- Amazon founder Jeff Bezos was scouting for a large Texas ranch to buy in March 2003.
- The billionaire wanted a huge parcel of land to test spacecraft for his then-nascent startup Blue Origin.
- He was scouting properties by helicopter with a cowboy, an attorney, and a pilot named “Cheater.”
- A gust of wind blew the helicopter off-course, causing it to crash. Luckily everyone survived.
- A new book called “The Space Barons” describes the accident in remarkable detail.
Yet Bezos, thinking ahead – far, far ahead – was already scouting the deserts of Texas for a place to launch his most prized venture: Blue Origin, a reclusive rocket company he founded in 2000 that may soon give Elon Musk’s SpaceX a run for its money.
Bezos was visiting a canyon near Cathedral Mountain, which is located in West Texas roughly 50 miles from the Mexico border.
He wanted to buy a huge, secluded desert ranch to test-fire rocket engines and launch state-of-the-art spacecraft.
However, as Washington Post writer Christian Davenport explains in the first chapter of his new book, “The Space Barons: Elon Musk, Jeff Bezos, and the Quest to Colonize the Cosmos,” the famous billionaire had a close brush with death during the real-estate scout – then, almost immediately afterward, laughed at the top of his lungs.
How and where Bezos cheated death
Short on time and eager to get back to Amazon, Bezos – against the advice of experienced locals – insisted on looking at parcels of land by air instead of horseback, which might take days instead of hours.
Bezos eventually found himself in the passenger seat of a five-person Aérospatiale Gazelle helicopter with his attorney, a cowboy guide, and pilot Charles Bella.
Although nicknamed “Cheater” for the escapades of his drag car-racing days, Bella was best-known for his unwilling role in a 1988 prison break. In that incident, allegedly at gunpoint by an inmate’s girlfriend, he landed the same chopper flown in “Rambo III” in a prison in Sante Fe, New Mexico.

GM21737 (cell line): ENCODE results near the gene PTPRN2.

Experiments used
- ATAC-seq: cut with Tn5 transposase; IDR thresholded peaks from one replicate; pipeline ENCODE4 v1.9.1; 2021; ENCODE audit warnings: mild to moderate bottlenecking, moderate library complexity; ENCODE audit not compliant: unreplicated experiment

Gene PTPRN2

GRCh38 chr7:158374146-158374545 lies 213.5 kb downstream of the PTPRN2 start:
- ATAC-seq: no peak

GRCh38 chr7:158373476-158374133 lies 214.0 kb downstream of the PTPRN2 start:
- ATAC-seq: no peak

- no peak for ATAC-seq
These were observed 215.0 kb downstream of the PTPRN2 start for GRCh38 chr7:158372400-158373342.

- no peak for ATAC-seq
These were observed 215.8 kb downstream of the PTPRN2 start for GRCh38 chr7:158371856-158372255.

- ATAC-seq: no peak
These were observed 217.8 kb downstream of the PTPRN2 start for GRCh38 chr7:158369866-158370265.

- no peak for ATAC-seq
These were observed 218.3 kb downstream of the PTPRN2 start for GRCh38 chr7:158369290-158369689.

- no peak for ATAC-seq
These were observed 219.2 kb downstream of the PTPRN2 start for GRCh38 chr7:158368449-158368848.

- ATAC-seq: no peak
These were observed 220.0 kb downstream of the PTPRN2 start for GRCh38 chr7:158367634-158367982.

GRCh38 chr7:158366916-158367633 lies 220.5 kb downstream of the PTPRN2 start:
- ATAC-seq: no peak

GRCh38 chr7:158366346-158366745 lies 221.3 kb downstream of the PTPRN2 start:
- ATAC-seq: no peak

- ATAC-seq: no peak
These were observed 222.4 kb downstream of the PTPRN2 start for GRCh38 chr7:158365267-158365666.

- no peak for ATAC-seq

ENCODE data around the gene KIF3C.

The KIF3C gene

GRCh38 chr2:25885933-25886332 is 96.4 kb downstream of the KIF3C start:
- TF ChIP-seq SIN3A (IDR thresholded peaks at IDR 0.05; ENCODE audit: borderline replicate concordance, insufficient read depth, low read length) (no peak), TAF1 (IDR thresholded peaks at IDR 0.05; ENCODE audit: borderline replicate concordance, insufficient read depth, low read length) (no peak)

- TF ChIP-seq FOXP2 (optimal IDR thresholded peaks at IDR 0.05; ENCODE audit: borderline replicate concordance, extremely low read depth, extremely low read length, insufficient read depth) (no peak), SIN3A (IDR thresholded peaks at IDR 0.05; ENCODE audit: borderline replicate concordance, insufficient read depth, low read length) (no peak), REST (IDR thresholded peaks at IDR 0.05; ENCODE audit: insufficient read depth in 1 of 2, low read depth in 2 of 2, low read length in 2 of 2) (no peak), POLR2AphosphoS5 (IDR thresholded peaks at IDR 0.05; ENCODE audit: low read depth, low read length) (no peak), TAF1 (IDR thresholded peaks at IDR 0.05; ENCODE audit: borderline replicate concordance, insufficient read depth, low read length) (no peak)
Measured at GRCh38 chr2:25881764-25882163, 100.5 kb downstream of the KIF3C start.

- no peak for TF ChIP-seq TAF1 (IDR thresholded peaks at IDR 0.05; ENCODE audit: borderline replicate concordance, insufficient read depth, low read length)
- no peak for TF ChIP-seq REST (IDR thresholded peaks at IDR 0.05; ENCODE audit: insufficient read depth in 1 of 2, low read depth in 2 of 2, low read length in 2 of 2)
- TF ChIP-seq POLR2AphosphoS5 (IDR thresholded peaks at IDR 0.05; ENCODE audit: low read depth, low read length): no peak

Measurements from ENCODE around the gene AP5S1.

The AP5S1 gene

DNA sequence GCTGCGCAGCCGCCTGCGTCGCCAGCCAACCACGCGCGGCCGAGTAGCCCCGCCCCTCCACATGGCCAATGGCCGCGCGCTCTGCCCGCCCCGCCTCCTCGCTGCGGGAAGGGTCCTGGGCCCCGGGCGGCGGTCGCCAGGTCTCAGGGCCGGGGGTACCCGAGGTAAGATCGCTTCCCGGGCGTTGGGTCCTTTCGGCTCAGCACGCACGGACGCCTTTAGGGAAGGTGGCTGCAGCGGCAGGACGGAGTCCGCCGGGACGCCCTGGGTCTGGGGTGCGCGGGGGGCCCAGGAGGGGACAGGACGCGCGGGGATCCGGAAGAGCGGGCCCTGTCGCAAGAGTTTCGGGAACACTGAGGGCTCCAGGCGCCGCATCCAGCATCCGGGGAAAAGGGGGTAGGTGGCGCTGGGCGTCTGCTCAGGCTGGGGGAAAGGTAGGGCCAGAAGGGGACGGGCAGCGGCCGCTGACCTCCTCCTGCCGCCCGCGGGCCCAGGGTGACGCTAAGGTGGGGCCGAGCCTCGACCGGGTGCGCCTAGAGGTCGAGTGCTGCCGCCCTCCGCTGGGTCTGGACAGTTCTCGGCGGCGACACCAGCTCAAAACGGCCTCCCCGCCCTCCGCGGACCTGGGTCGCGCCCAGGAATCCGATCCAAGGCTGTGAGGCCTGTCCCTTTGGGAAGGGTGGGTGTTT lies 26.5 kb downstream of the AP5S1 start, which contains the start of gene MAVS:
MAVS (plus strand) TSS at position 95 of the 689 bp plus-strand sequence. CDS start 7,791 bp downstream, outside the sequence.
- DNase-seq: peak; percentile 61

Ty Holland, a cowboy and Bezos’ backcountry guide, chartered the helicopter that had touched down in the canyon about a mile up. Holland was eager to get moving while the normally gusty mountain weather was calm, but Bezos loitered, writes Davenport.
Everyone eventually re-boarded, and the helicopter took off for the next site.
But according to the National Transportation Safety Board’s final report on the accident, posted in July 2003,”the helicopter entered an uncontrolled descent and impacted terrain” and “came to rest in a shallow creek.”
The report was a gross understatement of what actually happened.
As Davenport writes, a gust of wind blew the Gazelle toward a tree line, Bella lost control, and the chopper clipped a mound of dirt, toppling it over. The rotor blades snapped off and the chassis rolled and tumbled into Calamity Creek, breaking off the helicopter’s tail boom in the process.
The chassis landed upside-down in the creek and partially filled with water.
The aftermath of the accident
Bella, Bezos, and Holland escaped with minor injuries while the attorney, Elizabeth Korrell, suffered a broken vertebrae. (The Smoking Gun has a photo of the crashed Gazelle on its website.)
After everyone was accounted for as alive, Bezos told Holland they should have used horses, then let loose a “weird, full-throttle laugh” that “boomed through the canyon,” Davenport writes.
“Avoid helicopters whenever possible,” Bezos told Fast Company in 2004 about the accident. “They’re not as reliable as fixed-wing aircraft.”
Bezos ultimately passed on the property he was inspecting and bought up a 30,000-acre ranch outside of Van Horn, Texas, around 2004.
Using interviews with Bezos and others characters, plus a heap of reporting and research, Davenport has reconstructed what is likely the most detailed (and colourful) description of the events and people involved the incident in his book “The Space Barons” – not to mention the larger and heated competition between Bezos, Musk, and others.
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